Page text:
How does one determine whether fsck operations were performed at bootup. I understand the default fsck config and behaviour, but is there a report or status that shows whether any fsck issues were found or repair operations were performed?

My system console does show a "clean" message but dmesg does not:

[  OK  ] Started Create Static Device Nodes in /dev.
         Starting udev Kernel Device Manager...
[  OK  ] Started udev Kernel Device Manager.
         Starting Copy rules generated while the root was ro...
[  OK  ] Started Copy rules generated while the root was ro.
[    6.346472] systemd-fsck[171]: ROOTFS-A: clean, 26178/78240 files, 107613/312576 blocks

Perhaps there a standard API to query fsck operations and status, rather than looking at log files?

  • Hi! I love this question. It seems the answer depends a bit e.g. on what initramfs generator you use (on whether the initramfs uses systemd or not). Since you have given a specific example in your question, could you please specify exactly what OS and version it comes from. Preferably also the version number of your systemd package. And, while I am asking, are you using a specific initramfs generator, or just using the default initramfs that your distribution installed? – sourcejedi Jan 12 '19 at 15:27

You are looking for the systemd journal. man journalctl can be your entry point. To review the logs for systemd-fsck you can look at:

journalctl -u systemd-fsck*

As you'll see in man journalctl, there are are also machine-friendly output options like JSON. That's as close as you are going to come to an API to query fsck status, besides the other systemd tool for querying service status:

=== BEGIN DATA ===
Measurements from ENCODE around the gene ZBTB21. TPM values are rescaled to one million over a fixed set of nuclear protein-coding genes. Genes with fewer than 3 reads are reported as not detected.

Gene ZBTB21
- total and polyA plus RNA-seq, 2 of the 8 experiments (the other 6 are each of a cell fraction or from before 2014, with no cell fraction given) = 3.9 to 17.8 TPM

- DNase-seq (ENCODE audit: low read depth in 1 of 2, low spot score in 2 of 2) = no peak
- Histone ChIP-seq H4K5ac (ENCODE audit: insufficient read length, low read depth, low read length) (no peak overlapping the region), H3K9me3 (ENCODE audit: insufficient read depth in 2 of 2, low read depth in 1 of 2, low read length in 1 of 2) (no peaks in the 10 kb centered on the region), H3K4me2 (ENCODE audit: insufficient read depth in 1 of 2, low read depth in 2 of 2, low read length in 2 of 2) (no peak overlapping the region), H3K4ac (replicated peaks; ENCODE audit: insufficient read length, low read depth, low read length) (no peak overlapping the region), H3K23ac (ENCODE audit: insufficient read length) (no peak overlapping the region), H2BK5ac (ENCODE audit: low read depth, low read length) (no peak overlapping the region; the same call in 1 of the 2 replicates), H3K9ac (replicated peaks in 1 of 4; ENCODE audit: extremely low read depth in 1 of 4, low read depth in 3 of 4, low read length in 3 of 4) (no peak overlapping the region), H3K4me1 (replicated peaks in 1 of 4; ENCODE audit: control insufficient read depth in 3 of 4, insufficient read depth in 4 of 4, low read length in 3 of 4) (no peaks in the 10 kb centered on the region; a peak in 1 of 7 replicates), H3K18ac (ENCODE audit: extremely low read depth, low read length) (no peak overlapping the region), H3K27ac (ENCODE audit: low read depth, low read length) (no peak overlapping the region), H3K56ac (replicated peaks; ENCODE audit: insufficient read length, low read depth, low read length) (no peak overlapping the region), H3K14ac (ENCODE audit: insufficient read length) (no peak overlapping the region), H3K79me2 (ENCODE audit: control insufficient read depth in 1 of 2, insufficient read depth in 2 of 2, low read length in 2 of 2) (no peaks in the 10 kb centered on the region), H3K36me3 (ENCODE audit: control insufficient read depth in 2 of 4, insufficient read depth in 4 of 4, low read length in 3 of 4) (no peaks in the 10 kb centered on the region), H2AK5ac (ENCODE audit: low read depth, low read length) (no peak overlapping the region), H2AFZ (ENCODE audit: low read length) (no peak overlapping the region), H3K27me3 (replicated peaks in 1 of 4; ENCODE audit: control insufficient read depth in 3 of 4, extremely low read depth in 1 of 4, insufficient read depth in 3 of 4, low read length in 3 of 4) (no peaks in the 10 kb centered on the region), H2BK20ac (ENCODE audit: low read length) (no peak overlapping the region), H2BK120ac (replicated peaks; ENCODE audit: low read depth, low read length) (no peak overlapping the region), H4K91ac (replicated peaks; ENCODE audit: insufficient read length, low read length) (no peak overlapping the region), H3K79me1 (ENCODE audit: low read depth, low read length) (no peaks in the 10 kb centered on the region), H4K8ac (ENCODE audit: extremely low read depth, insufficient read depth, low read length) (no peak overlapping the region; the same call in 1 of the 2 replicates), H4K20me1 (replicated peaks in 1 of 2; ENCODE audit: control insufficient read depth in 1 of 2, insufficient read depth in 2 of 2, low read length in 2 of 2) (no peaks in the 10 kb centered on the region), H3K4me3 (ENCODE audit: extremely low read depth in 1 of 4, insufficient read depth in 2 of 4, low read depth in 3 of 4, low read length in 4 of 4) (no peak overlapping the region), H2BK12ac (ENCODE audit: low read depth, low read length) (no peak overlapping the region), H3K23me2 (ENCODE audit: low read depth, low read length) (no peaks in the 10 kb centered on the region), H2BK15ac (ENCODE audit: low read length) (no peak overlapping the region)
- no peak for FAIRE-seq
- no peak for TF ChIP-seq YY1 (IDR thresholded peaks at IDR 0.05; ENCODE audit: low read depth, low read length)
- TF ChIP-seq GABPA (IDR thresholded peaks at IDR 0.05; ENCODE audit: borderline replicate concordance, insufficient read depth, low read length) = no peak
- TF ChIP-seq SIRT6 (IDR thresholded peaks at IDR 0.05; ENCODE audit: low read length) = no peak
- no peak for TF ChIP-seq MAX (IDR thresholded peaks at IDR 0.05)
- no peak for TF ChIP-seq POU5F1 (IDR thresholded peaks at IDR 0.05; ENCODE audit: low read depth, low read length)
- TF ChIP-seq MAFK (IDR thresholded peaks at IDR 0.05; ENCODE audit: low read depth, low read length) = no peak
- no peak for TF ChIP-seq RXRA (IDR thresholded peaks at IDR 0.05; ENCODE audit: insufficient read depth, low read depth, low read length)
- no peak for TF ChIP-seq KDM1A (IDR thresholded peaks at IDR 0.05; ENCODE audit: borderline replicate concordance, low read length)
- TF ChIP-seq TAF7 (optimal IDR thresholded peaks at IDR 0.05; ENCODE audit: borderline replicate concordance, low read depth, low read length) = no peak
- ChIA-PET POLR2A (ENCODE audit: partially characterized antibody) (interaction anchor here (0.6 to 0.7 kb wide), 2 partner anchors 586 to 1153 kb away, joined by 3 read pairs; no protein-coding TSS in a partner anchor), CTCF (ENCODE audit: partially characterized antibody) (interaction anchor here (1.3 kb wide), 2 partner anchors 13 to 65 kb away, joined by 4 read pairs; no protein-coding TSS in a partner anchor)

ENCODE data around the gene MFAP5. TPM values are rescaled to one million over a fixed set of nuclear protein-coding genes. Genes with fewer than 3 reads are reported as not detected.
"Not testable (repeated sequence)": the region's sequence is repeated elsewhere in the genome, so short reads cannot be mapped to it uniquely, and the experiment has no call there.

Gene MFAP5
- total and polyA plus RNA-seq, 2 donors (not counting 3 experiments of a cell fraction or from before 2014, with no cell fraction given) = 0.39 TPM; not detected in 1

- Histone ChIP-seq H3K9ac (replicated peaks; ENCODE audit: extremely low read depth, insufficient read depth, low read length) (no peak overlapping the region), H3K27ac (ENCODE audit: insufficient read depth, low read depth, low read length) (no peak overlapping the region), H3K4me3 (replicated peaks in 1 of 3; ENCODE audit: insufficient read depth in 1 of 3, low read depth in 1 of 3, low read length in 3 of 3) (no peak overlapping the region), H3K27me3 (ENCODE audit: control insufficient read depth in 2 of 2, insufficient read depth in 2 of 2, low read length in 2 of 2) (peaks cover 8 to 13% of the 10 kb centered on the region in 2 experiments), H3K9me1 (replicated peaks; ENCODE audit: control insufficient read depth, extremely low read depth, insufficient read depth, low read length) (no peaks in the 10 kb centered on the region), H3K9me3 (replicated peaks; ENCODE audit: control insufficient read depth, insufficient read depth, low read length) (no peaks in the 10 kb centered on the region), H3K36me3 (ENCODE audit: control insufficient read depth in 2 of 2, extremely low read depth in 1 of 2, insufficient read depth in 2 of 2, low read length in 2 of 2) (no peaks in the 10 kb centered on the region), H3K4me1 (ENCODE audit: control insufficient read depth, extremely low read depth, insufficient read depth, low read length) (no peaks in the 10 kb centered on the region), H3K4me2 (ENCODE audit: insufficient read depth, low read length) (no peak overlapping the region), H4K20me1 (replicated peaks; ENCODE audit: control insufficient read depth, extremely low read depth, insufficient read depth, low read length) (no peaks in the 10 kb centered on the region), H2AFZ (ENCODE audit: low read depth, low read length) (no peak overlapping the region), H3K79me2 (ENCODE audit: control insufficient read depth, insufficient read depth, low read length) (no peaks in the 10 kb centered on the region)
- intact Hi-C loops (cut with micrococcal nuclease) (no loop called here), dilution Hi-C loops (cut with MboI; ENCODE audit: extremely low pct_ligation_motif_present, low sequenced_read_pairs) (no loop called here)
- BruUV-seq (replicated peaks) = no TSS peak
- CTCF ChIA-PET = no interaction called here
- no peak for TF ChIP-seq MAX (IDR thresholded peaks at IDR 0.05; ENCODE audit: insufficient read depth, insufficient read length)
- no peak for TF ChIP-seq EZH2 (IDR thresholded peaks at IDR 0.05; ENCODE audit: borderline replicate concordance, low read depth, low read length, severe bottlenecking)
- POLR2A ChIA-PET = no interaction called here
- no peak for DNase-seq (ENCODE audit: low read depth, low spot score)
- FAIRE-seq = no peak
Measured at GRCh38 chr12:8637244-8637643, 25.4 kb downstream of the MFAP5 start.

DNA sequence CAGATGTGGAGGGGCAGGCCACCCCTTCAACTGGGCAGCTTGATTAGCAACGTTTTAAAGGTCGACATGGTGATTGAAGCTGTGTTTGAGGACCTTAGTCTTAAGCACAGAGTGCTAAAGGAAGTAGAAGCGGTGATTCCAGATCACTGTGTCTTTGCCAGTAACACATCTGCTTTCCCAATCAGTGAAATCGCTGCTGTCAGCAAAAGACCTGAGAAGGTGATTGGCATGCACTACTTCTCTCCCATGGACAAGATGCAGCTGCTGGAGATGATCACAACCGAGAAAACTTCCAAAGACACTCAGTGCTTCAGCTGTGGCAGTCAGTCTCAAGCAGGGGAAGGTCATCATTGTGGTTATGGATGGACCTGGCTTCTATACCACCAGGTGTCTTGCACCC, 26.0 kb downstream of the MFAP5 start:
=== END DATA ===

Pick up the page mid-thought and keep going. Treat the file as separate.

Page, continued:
systemctl status systemd-fsck*

As you'll see in man systemctl, it also offers machine-friendly output formats as well.

I'm aware of no way to query fsck status without systemd.

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  • I did try journalctl but realized that it was deconfigured NOT to log from syslog. However, syslog does show the console "clean" message. – awoz Apr 6 '18 at 17:55
  • Regarding systemctl, it only shows the the status of the systemd-fsck service, and its exit code. – awoz Apr 6 '18 at 17:57
  • Github for systemd-fsck also indicates that all fsck "progress" goes to /dev/console, with several unique exits codes. – awoz Apr 6 '18 at 18:00
  • The solution looks like a combination of journal and syslog scrubbing operations. No standard API for status :( – awoz Apr 6 '18 at 18:02
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    @awoz - fsck at boot time is run from initramfs so there's no filesystem to write to, though some distros work around that and save the output to /run/initramfs/* or /var/log/fsck/* – don_crissti Apr 6 '18 at 18:28

I can confirm don_crissti response above.

For my Beaglebone running Debian 8.3 (Jessie), the result is in /run/initramfs/fsck.log

I have fsck.mode=force and fsck.repair=yes set in /boot/uEnv.txt for Kernel command line options

root@beaglebone:~# more /run/initramfs/fsck.log
Log of fsck -C -f -y -V -t ext4 /dev/mmcblk0p1
Thu Jun 28 13:52:24 2018
fsck from util-linux 2.25.2
[/sbin/fsck.ext4 (1) -- /dev/mmcblk0p1] 
fsck.ext4 -f -y -C0 /dev/mmcblk0p1
e2fsck 1.42.12 (29-Aug-2014)
Pass 1: Checking inodes, blocks, and sizes
Pass 2: Checking directory structure
Pass 3: Checking directory connectivity
Pass 4: Checking reference counts
Pass 5: Checking group summary information
BOOT: 38273/240000 files (0.1% non-contiguous), 284298/958208 blocks

root@beaglebone:~# cat /etc/dogtag
BeagleBoard.org Debian Image 2016-02-15

root@beaglebone:~# more /etc/debian_version

root@beaglebone:~# uname -a
Linux beaglebone 4.1.17-ti-rt-r48 #1 SMP PREEMPT RT Fri Feb 12 23:46:00 UTC 2016 armv7l GNU/Linux
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